• Brendan Clark, PharmD candidate, School of Pharmacy
    TIP Mentor Company: Reinesse
  • Joe Fetta, B.S. candidate, School of Nursing
    TIP Mentor Company: Reinesse
  • George Andrews, B.S. candidate, Biomedical Engineering, School of Engineering
    TIP Mentor Company:  Avitus Orthopedics
  • Rosalie Bordett, B.S., Biomedical Engineering, School of Engineering
    TIP Mentor Company:  Connecticut Children’s Medical Center Innovation Center
  • Rachel Crossley, B.S. candidate: Pathobiology, College of Agriculture, Health and Natural Resources
    TIP Mentor Company: Torigen Pharmaceuticals
  • Meghan Farrell, B.S. candidate, Communications, College of Liberal Arts & Sciences
    TIP Mentor Company: Diameter Health
  • Stephanie Gomez, B.S. candidate, Medical Lab Sciences, College of Agriculture, Health & Natural Resources
    TIP Mentor Company: Medisynergics
  • Alyssa Matz, B.S. candidate, Molecular & Cell Biology, College of Liberal Arts & Sciences
    TIP Mentor Company: Torigen Pharmaceuticals
  • Orvy Polanco, B.S. candidate, Mechanical Engineering, School of Engineering
    TIP Mentor Company: Innovation Cooperative 3D (IC3D)
  • Taylore Westbrook, B.S. candidate, Computer Science & Engineering, School of Engineering
    TIP Mentor Company: Biorasis
  • Hao Xu, 2nd year Pharmacy candidate, School of Pharmacy
    TIP Mentor Company: Biorasis

 

http://www.newbritainherald.com/NBH-New+Britain+News/296311/program-gives-college-students-realworld-experience

Financial Technology Meetup

August 7, 2017

When: Monday, August 21st, 2017 6:00 PM – 8:00 PM

Where: 1194 Washington Blvd., Stamford, CT

Program:

6:00pm – 6:10pm Register and Networking

6:10pm – 6:45pm Open Forum re: the future of this Meetup and how to build community on the local FinTech Foundation. This forum will operate almost as an organizational meeting of what is interesting to members, ideas for future meetups, and a community building exercise.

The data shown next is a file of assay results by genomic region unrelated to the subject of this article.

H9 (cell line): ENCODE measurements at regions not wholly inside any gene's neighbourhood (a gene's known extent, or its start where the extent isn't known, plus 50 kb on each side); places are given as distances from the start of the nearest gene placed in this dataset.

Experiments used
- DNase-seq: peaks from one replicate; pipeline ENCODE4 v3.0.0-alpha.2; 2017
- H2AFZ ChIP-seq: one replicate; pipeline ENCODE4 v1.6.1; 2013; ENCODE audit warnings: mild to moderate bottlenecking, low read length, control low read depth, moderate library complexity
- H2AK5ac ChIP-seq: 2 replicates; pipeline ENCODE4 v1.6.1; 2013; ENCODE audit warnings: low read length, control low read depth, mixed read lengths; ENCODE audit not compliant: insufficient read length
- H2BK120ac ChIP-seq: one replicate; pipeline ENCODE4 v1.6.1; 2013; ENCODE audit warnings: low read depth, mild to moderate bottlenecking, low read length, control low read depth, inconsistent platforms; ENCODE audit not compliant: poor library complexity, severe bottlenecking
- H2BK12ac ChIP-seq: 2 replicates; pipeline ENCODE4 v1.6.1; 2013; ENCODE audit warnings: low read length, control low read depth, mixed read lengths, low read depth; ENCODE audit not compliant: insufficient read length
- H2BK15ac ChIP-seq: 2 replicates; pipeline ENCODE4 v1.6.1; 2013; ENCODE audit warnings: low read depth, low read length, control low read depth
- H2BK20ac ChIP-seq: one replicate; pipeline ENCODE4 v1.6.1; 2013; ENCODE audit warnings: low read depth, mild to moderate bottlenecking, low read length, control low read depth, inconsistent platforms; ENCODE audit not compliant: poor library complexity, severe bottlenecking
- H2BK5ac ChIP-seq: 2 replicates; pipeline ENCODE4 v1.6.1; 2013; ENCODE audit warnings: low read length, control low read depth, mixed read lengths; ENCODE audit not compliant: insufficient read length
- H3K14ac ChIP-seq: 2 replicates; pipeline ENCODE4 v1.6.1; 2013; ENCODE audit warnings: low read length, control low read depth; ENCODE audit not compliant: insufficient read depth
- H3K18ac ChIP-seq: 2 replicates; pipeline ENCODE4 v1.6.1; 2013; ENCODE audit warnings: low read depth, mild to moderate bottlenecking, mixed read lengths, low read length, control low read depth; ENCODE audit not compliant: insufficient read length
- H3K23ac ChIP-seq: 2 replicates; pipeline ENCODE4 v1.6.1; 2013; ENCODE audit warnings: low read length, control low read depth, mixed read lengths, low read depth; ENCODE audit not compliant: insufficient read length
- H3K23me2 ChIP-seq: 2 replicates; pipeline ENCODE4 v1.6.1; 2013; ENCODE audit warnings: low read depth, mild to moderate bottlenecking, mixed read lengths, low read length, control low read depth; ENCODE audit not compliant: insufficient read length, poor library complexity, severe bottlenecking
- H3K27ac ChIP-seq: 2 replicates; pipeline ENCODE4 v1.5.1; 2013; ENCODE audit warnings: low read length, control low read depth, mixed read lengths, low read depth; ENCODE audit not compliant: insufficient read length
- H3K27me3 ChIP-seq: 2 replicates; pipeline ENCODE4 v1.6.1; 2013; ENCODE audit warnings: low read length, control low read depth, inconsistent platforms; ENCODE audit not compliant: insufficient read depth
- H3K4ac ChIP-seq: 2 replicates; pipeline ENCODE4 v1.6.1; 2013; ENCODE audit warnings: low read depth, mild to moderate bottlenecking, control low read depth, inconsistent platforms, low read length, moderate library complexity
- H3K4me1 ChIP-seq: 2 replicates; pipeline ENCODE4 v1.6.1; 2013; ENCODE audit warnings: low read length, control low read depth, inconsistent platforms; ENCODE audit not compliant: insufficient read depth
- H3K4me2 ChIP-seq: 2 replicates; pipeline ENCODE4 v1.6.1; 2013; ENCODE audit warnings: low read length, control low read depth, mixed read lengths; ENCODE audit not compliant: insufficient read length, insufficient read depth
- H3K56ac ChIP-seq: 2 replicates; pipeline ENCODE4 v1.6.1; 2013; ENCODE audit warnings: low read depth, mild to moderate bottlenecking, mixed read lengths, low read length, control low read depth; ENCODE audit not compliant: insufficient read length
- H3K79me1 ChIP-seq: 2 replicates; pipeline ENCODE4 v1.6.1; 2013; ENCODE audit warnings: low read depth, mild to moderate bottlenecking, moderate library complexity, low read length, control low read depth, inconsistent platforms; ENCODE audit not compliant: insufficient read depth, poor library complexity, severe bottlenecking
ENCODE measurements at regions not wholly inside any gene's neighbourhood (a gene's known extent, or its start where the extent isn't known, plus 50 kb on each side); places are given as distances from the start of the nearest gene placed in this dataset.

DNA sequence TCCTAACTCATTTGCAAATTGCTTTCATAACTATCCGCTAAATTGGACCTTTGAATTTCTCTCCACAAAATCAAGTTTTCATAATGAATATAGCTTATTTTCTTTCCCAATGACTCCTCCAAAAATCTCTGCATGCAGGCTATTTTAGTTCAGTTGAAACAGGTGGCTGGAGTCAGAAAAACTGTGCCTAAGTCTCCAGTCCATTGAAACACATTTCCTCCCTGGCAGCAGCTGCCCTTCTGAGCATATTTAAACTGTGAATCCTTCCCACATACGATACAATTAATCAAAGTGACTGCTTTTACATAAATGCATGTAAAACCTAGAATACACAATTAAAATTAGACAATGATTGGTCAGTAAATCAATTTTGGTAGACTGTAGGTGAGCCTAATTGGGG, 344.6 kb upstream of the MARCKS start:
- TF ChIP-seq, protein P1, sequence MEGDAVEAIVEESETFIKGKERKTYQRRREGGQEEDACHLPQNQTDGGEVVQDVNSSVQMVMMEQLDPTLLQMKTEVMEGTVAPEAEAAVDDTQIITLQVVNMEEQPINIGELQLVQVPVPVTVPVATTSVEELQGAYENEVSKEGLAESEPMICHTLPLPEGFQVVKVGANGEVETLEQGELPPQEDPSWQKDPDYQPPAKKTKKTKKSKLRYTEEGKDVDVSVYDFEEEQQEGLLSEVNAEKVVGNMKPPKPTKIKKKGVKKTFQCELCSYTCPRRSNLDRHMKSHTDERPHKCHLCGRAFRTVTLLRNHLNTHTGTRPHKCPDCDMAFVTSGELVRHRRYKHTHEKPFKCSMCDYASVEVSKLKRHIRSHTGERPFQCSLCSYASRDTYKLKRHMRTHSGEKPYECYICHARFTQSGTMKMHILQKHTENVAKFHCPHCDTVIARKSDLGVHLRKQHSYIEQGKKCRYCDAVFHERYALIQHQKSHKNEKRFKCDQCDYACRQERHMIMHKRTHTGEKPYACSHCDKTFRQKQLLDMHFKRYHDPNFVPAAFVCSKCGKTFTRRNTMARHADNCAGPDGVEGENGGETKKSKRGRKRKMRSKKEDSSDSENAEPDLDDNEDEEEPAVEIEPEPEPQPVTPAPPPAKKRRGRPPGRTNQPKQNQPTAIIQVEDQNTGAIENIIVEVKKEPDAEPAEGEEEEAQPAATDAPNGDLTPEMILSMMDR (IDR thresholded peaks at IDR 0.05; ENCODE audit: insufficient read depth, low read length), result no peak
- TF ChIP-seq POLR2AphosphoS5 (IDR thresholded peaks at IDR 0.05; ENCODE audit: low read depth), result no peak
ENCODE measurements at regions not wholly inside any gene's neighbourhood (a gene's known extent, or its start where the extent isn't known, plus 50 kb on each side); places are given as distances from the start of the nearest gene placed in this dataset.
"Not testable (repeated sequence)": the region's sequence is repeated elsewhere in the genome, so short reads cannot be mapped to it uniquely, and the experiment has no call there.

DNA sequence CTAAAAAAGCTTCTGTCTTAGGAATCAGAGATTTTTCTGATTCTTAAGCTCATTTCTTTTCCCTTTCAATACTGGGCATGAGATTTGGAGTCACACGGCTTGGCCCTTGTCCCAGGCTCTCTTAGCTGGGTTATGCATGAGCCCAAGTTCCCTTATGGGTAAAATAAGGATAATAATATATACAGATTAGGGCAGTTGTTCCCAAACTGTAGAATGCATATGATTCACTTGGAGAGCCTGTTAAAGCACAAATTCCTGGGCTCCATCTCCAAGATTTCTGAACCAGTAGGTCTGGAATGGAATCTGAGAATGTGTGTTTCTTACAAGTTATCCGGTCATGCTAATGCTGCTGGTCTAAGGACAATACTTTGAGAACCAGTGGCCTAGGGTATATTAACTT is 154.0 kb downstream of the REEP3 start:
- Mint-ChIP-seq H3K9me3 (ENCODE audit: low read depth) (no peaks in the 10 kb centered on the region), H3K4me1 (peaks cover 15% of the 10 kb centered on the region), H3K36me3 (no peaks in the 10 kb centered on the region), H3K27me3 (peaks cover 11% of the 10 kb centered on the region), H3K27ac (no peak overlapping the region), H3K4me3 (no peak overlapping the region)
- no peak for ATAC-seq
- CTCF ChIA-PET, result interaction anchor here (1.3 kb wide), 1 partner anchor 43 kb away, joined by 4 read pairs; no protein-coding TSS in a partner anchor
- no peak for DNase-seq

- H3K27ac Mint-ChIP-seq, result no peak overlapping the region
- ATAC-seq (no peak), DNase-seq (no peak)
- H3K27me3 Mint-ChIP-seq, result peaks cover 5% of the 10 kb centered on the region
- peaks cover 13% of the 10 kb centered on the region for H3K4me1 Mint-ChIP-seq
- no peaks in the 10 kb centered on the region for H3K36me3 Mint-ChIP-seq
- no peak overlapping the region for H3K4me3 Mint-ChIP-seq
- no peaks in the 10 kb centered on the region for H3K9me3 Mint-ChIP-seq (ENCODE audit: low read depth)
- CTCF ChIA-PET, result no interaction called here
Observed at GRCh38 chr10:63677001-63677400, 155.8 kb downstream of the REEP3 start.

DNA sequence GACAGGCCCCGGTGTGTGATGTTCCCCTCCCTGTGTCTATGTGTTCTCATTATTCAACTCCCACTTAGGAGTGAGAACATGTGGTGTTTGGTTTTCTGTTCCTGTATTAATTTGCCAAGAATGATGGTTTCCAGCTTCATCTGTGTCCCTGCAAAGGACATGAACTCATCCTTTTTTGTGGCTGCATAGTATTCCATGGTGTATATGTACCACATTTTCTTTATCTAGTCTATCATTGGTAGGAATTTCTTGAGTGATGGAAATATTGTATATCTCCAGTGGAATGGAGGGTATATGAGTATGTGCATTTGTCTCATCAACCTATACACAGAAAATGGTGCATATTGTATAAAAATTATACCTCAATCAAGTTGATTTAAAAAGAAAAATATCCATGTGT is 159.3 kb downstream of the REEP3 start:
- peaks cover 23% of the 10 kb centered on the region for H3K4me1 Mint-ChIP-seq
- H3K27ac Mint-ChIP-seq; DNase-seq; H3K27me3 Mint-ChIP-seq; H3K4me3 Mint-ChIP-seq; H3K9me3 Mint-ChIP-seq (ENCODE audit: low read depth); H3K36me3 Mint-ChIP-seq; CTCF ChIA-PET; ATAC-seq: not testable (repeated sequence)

6:45pm-7:30pm Dan Berg, CTO, RockIT Solutions With the rapid evolution of FinTech, state and federal governments are being forced to reimagine how the financial services industry will be regulated. Dan will provide an introduction to the emerging vertical of RegTech and future opportunities and challenges. A 10-15 minute question and answer period will follow.

7:30pm Opportunity for networking with other members.


Information:

A meetup is a community of people interested in the same topic that are organized to get together regularly to learn more and network. 

 1) It is open to anyone. 

2) Registration is available vis-a-vis the meetup website, I’ve attached it here. First, you register with meetup.com, then you join the meetup you would like to join, then you register for the events that you will attend. 

3) The program is listed on the site for August 21, 2018. You will also see the registration.

TIP Fellows Research Day

UConn-Tip Research Day was held on August 2, 2017 at the Farmington Technology Incubator. The event featured short talks and posters from this summer’s UConn-TIP Fellows, as wells as, lunch and a keynote talk by Mary Jane Rafii, PhD, MBA, and successful entrepreneur in the biotech space. There were 18 UConn graduate and undergraduate students in the program this summer.

Program gives college students real-world experience
by: Charles Paullin 

 

NEW BRITAIN – Two students from Central Connecticut are getting real-world experience while pursuing careers in their fields of interest.

Ethan Cope of Kensington and George Andrews of Terryville recently participated in the University of Connecticut Technology Incubation Program (TIP), a summer immersion fellowship program.

“It’s not your usual experience; there’s a lot more put onto you,” said Cope, who earned his master’s degree in microsystems analysis in June before beginning dental school at UConn.

“Because it was with a small startup, you were exposed to so many different fields” said Andrews, who is entering his junior year, majoring in biomedical engineering.

The 10-week program, consisting of 18 students sponsored by their respective academic departments and based at the Cell and Genome Sciences Building of the UConn health facility in Farmington, pairs Connecticut startup companies with UConn undergraduates, graduate and recent graduates.

“When you’re in kind of a startup environment and there’s less people in the company, you might be doing a lot more than what you initially expected,” said Cope. “You kind of open your mind and explore opportunities more openly.”

Cope worked with Oral Fluid Dynamics and tested how sterilization affected a membrane flux and salt rejection for a medical device that he wasn’t allowed to go into specifics on because the product is still in early stages of development.

This meant coordinating the effort to procure membranes from Yale University, testing them on the variable sterilization methods and then returning them to Yale for study on the findings.

“I never thought I might go into sales, but now I may,” said Andrews.

Andrews worked with Avitus Orthopedics in the sales department, coordinating its marketing effort and scheduling meetings with doctors to discuss the distribution of a unique bone harvesting device.